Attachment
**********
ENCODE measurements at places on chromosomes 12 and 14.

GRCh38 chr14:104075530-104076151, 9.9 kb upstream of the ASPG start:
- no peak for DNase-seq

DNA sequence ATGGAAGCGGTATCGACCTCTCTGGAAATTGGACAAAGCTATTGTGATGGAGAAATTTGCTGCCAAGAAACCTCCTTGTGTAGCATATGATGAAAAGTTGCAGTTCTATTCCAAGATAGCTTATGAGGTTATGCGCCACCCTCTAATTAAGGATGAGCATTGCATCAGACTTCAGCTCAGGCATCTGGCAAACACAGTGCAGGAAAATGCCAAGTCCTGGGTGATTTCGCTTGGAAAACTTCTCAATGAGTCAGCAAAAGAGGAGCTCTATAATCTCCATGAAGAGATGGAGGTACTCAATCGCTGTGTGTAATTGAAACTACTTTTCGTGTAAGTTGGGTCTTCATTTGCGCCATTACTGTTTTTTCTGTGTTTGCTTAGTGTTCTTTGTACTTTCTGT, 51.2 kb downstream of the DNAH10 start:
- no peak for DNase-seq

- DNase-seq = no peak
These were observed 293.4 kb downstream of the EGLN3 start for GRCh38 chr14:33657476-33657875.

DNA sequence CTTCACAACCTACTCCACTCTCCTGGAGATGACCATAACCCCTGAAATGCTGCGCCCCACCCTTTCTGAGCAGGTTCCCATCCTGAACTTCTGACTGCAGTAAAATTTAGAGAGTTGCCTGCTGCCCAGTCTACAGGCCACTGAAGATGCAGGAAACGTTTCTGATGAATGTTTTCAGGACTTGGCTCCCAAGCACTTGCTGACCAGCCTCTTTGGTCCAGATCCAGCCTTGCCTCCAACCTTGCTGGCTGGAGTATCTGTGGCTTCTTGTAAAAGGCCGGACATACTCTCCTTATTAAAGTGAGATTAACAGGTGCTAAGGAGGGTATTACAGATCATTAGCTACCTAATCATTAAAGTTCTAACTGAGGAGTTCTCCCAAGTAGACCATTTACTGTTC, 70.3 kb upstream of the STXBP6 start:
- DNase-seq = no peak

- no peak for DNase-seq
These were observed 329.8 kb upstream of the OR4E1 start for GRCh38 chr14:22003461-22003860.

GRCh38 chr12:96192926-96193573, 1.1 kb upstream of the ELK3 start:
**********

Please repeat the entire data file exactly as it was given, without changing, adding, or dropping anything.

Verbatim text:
ENCODE measurements at places on chromosomes 12 and 14.

GRCh38 chr14:104075530-104076151, 9.9 kb upstream of the ASPG start:
- no peak for DNase-seq

DNA sequence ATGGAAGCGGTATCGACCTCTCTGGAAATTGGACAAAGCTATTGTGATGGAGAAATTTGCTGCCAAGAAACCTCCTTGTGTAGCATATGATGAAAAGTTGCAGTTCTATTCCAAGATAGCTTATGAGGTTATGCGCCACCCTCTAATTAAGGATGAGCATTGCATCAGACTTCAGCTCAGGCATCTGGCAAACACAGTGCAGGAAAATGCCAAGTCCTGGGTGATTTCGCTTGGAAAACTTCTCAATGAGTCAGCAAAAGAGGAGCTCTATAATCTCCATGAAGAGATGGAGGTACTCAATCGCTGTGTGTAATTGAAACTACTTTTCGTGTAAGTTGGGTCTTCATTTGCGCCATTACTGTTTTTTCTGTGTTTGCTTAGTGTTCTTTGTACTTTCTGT, 51.2 kb downstream of the DNAH10 start:
- no peak for DNase-seq

- DNase-seq = no peak
These were observed 293.4 kb downstream of the EGLN3 start for GRCh38 chr14:33657476-33657875.

DNA sequence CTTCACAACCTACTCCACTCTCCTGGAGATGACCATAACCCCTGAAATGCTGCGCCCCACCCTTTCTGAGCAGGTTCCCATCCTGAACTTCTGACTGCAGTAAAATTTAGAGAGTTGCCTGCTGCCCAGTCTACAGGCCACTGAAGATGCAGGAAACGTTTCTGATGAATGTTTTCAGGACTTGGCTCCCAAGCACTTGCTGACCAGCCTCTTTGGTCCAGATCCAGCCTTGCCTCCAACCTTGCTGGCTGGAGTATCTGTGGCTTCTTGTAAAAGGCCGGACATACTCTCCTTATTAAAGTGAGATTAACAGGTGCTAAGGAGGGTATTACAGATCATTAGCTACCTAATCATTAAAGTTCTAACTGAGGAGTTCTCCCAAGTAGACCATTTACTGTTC, 70.3 kb upstream of the STXBP6 start:
- DNase-seq = no peak

- no peak for DNase-seq
These were observed 329.8 kb upstream of the OR4E1 start for GRCh38 chr14:22003461-22003860.

GRCh38 chr12:96192926-96193573, 1.1 kb upstream of the ELK3 start: